Tonight I saw Disney’s new Dumbo movie – a live-action remake of the 1941 animated classic. The film – directed by Tim Burton – stars Michael Keaton, Danny DeVito, Colin Farrell and Eva Green tells the story of Jumbo (aka Dumbo) and his tear-inducing time spent as a circus attraction.

If you’ve watched the original movie, you’ll know what I’m talking about. If you haven’t, then know that Dumbo is an emotional rollercoaster that sees a baby elephant separated from his mother.

Yep, that’s pretty much the crux of Dumbo. Oh and there’s also some flying.

Here’s the trailer…

I’m a huge fan of Disney’s Animated Classics, of which Dumbo is Walt Disney Animated Classic No.4. While Dumbo isn’t up there with my all-time favourites, I do appreciate its significance in the Disney portfolio and it is a pretty good tale.

When it was announced that Dumbo was to be remade in live-action, I must admit I was quite surprised. Unlike Aladdin, Cinderella or The Jungle Book, which lend themselves to the remake treatment, Dumbo really doesn’t have the same credentials.


At just over an hour in length, Dumbo is one of the shortest cartoon features to come out of the Mouse House and it is a film with very little story. So, how does director Tim Burton manage to take a 64 minute cartoon and transform it into a live-action adventure, clocking in at almost double the running time?

Simple – he and writer, Ehren Kruger, chuck in a lot of filler material.

Image: ©Disney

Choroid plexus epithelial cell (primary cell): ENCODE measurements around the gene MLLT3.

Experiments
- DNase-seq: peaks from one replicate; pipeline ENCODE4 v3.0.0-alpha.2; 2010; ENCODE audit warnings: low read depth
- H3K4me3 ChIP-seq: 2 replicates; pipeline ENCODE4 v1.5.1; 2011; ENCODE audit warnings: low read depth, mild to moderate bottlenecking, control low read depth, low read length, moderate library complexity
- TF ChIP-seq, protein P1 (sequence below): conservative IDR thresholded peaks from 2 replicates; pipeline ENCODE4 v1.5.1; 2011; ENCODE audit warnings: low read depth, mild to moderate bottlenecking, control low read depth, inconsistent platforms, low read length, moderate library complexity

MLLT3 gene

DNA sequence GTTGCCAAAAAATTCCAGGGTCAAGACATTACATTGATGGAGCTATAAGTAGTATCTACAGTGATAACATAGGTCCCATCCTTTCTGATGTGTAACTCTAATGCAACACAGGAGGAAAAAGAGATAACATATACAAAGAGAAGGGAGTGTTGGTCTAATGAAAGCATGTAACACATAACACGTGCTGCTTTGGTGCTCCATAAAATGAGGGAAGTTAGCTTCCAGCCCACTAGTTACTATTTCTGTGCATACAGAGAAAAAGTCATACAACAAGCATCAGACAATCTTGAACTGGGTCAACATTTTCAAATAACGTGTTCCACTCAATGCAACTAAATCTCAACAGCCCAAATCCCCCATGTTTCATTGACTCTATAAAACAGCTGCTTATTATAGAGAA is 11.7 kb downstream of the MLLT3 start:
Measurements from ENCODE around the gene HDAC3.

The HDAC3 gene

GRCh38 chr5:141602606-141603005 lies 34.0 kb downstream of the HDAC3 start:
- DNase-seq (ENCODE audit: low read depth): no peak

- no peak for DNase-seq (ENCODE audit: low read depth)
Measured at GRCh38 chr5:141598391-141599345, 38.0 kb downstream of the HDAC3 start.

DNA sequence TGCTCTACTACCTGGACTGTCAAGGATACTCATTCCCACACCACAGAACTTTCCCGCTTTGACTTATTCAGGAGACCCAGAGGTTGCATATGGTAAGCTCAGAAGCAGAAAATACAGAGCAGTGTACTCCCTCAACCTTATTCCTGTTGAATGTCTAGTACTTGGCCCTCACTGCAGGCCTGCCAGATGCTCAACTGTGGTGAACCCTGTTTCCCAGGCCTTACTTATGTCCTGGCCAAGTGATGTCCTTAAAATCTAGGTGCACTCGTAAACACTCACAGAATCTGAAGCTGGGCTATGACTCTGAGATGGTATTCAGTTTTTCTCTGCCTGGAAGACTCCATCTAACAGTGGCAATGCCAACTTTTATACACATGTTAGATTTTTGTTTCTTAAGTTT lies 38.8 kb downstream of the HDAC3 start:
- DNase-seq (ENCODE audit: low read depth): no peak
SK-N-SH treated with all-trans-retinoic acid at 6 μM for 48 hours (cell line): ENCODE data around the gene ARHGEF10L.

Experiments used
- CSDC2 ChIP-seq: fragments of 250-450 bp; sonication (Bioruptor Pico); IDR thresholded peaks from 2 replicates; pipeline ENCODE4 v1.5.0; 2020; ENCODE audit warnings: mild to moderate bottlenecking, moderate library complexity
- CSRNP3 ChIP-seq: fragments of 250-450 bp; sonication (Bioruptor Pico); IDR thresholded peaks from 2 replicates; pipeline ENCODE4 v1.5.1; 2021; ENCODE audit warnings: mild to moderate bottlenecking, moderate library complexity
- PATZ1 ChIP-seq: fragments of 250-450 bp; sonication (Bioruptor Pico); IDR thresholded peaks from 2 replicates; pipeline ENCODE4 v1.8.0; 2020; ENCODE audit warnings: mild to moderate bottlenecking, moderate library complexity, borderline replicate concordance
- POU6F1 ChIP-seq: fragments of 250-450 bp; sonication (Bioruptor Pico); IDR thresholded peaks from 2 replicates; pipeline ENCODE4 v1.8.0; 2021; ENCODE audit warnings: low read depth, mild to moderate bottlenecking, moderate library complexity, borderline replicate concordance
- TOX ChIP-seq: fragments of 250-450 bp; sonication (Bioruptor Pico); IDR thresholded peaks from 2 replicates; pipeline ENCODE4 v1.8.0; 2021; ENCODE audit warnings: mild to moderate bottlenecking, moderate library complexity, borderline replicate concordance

This new live-action Dumbo has been expanded considerably, with new story beats, extra content, and a whole new sub-plot involving Michael Keaton and an amusement park.

The good news is, Keaton is ever reliable and the core essence of the Dumbo story remains. I’m happy to report that I genuinely had an enjoyable time watching this movie and 2019’s Dumbo retains much of the same charm as the original.



The bad news?

My enjoyment really had nothing to do with all of the new stuff.

Where Dumbo excels is in all of the content lifted from the original. The Pink Elephants on Parade sequence; the bittersweet lullaby, Baby Mine; the stuff with Dumbo’s mother – all of this is taken from the animated movie and all of it is adapted well.

Where the movie works less well is in the additional material and this is largely because it takes some of the focus off Dumbo. The new content isn’t bad, but it doesn’t really add anything to Dumbo’s story and it gets in the way of the lead star.

The emotional weight of Dumbo, is and always will be, the relationship between Dumbo and his mother. When this new movie zeros in on this relationship it’s very effective. When it moves away from this it is less successful.

There is an attempt to mirror Dumbo’s situation with human characters, but it’s less appealing. Humans weren’t the main focus of the animated movie and there was a reason for that – they’re simply not as interesting as a flying elephant.


But enough about what doesn’t work, as noted above, when Dumbo recaptures the core of the cartoon, it hits the spot. It’s funny, it’s moving, and above all else, it’s entertaining.

This movie doesn’t feel like a Tim Burton picture – which might be a good thing if you’ve fallen out of love with the director – but it does feel like a decent two hours of entertainment. Sure, ‘decent’ doesn’t mean ‘amazing’, but it doesn’t mean ‘bad’ either.

I found Dumbo to be enjoyable. It won’t be to everyone’s tastes, but younger audiences will like it and parents will be pleased too.

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